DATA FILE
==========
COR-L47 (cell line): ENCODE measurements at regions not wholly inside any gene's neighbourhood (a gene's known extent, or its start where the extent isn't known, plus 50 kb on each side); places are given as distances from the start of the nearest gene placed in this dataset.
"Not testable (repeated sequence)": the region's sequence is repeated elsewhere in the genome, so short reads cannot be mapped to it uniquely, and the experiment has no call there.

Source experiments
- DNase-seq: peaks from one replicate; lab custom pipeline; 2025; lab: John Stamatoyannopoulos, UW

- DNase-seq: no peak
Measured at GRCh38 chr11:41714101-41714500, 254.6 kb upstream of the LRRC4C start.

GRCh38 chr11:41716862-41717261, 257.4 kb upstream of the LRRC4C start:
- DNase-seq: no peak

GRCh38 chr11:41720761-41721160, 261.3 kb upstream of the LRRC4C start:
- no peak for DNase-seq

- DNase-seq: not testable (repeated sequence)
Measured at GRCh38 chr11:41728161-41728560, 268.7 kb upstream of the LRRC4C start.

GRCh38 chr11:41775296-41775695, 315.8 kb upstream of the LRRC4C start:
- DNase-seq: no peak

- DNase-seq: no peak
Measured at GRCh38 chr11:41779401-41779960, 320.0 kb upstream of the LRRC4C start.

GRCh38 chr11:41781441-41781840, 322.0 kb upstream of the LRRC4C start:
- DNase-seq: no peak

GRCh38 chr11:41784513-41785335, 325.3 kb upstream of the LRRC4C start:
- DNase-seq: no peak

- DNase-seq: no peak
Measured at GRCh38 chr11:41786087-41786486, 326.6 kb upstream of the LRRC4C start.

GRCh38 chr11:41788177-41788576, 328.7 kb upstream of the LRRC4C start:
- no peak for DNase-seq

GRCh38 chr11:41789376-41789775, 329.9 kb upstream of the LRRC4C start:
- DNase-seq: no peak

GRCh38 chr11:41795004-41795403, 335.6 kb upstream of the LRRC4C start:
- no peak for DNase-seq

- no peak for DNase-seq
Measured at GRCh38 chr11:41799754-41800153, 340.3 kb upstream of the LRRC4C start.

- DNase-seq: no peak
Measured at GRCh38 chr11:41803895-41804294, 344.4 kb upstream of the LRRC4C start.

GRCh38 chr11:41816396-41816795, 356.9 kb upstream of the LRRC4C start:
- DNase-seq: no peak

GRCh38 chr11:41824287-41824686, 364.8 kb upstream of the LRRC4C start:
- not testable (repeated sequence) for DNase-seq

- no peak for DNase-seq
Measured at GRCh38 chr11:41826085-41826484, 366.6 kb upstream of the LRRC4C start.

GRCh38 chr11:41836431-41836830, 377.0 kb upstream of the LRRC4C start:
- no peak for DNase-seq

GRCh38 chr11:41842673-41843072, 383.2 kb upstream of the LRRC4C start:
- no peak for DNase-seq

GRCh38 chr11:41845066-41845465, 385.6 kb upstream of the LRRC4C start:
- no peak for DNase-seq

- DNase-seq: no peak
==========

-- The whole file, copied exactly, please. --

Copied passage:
COR-L47 (cell line): ENCODE measurements at regions not wholly inside any gene's neighbourhood (a gene's known extent, or its start where the extent isn't known, plus 50 kb on each side); places are given as distances from the start of the nearest gene placed in this dataset.
"Not testable (repeated sequence)": the region's sequence is repeated elsewhere in the genome, so short reads cannot be mapped to it uniquely, and the experiment has no call there.

Source experiments
- DNase-seq: peaks from one replicate; lab custom pipeline; 2025; lab: John Stamatoyannopoulos, UW

- DNase-seq: no peak
Measured at GRCh38 chr11:41714101-41714500, 254.6 kb upstream of the LRRC4C start.

GRCh38 chr11:41716862-41717261, 257.4 kb upstream of the LRRC4C start:
- DNase-seq: no peak

GRCh38 chr11:41720761-41721160, 261.3 kb upstream of the LRRC4C start:
- no peak for DNase-seq

- DNase-seq: not testable (repeated sequence)
Measured at GRCh38 chr11:41728161-41728560, 268.7 kb upstream of the LRRC4C start.

GRCh38 chr11:41775296-41775695, 315.8 kb upstream of the LRRC4C start:
- DNase-seq: no peak

- DNase-seq: no peak
Measured at GRCh38 chr11:41779401-41779960, 320.0 kb upstream of the LRRC4C start.

GRCh38 chr11:41781441-41781840, 322.0 kb upstream of the LRRC4C start:
- DNase-seq: no peak

GRCh38 chr11:41784513-41785335, 325.3 kb upstream of the LRRC4C start:
- DNase-seq: no peak

- DNase-seq: no peak
Measured at GRCh38 chr11:41786087-41786486, 326.6 kb upstream of the LRRC4C start.

GRCh38 chr11:41788177-41788576, 328.7 kb upstream of the LRRC4C start:
- no peak for DNase-seq

GRCh38 chr11:41789376-41789775, 329.9 kb upstream of the LRRC4C start:
- DNase-seq: no peak

GRCh38 chr11:41795004-41795403, 335.6 kb upstream of the LRRC4C start:
- no peak for DNase-seq

- no peak for DNase-seq
Measured at GRCh38 chr11:41799754-41800153, 340.3 kb upstream of the LRRC4C start.

- DNase-seq: no peak
Measured at GRCh38 chr11:41803895-41804294, 344.4 kb upstream of the LRRC4C start.

GRCh38 chr11:41816396-41816795, 356.9 kb upstream of the LRRC4C start:
- DNase-seq: no peak

GRCh38 chr11:41824287-41824686, 364.8 kb upstream of the LRRC4C start:
- not testable (repeated sequence) for DNase-seq

- no peak for DNase-seq
Measured at GRCh38 chr11:41826085-41826484, 366.6 kb upstream of the LRRC4C start.

GRCh38 chr11:41836431-41836830, 377.0 kb upstream of the LRRC4C start:
- no peak for DNase-seq

GRCh38 chr11:41842673-41843072, 383.2 kb upstream of the LRRC4C start:
- no peak for DNase-seq

GRCh38 chr11:41845066-41845465, 385.6 kb upstream of the LRRC4C start:
- no peak for DNase-seq

- DNase-seq: no peak